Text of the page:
Earlier this week I was talking to a group of college students and, not uncharacteristically, expounded on my unconventional views about education. “Learning should build on students’ passions, emphasize 21st century skills such as critical thinking and creativity, and maximize hands-on projects and minimize lecturing and rote memorization,” I argued. “Our current education system is a product of the 20th century industrial economy and is becoming rapidly obsolete.”
One of the college students responded, “how is that education method you propose supposed to be measured and bench marked?” It was the right question at the wrong time.
In any challenge we undertake we should first figure out the best strategy for addressing the challenge and then figure out how to measure success. Very often we do the exact opposite. We are confronted with a challenge and gravitate to the solution that’s easiest to measure. We become like the man who thinks he lost his car keys on the dark side of the street but spends all of his time looking for them on the side where’s there’s light. We avoid solving hard problems because the outcomes are not as immediate or obvious. We do the measurable rather than the effective.
Education is especially prone to doing the things that are easiest to test and benchmark. Rote memorization, for example, is easier to assess than creativity and critical thinking, even though the latter are more important. So schools give tests that assess the ability to memorize. History class largely still values instant recall of King Charles II over a deep conceptual understanding of the emancipation.
College admissions only exacerbate the test driven mania at the high school level. Colleges need an efficient way to select kids, and have come to rely on SAT test and grades. With college-obsessed parents on their case, high schools then structure learning to prepare kids to do well by those measures, and pay short shrift to harder to measure higher order thinking skills.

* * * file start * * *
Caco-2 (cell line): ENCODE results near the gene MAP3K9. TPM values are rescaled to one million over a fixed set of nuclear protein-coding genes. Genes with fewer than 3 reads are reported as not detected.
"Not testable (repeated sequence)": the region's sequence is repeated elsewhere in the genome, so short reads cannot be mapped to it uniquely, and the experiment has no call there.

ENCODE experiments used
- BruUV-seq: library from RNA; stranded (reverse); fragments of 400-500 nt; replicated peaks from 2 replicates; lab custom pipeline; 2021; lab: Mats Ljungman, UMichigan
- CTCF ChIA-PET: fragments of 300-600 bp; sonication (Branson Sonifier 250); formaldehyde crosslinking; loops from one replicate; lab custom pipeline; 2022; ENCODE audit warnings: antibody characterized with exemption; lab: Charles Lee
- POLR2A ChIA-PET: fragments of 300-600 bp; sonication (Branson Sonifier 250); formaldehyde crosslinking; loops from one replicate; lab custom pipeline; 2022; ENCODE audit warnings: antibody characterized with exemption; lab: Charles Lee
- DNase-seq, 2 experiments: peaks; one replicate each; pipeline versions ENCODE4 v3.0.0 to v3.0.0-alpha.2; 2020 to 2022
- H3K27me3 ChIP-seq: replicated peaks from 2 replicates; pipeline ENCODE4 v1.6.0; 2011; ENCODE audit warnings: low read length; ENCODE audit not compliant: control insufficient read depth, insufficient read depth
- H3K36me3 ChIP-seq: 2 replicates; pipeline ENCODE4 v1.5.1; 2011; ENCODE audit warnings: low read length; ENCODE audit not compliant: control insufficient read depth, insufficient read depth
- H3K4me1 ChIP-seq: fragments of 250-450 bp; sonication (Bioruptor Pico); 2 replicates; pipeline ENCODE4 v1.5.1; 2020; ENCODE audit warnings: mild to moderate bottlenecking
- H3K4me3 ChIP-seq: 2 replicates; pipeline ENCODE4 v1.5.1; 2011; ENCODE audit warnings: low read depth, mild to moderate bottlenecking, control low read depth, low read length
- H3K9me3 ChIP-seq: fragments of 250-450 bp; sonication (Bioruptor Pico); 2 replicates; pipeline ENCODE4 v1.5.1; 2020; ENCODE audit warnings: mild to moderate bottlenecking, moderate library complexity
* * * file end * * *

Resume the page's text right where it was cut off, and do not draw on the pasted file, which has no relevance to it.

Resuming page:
Kids who don’t test well pay a terrible price for the measurement bias. When the goal is to get the kid’s scores up rather than increase her passion for learning, we end up educating her in the wrong way. We rush to bring her to grade level and forget that the first priority should be to instill love of learning and discovery. We treat her like a number.
The testing craze does a huge disservice to the late bloomer, who may not be on the 18 or 22 year plan. Just look around at the boys in a typical 9th grade classroom. Some look like they are old enough to order an alcoholic beverage at a restaurant and others look like they still watch Spongebob. Kids are on different schedules both in their physical and intellectual development. Measuring a child compared to others in his same age bracket undervalues the slow developer, who is branded as less intelligent or an underachiever because he didn’t measure up when he was 15.
If we develop a better education strategy based on how kids actually learn and allow for diverse learning styles, we’ll figure out over time what and how to measure. We can attempt to measure how certain teaching techniques work for certain kids. We can try to assess critical thinking capacity and creativity. We can even use some of the current standardized test methodologies, knowing that they simply give us potentially useful information about where kids are rather than a basis of comparing performance with the Chinese or evaluating the performance of schools and teachers.
Until we put the strategy ahead of the measurement, we’ll be doing--and measuring--the wrong things.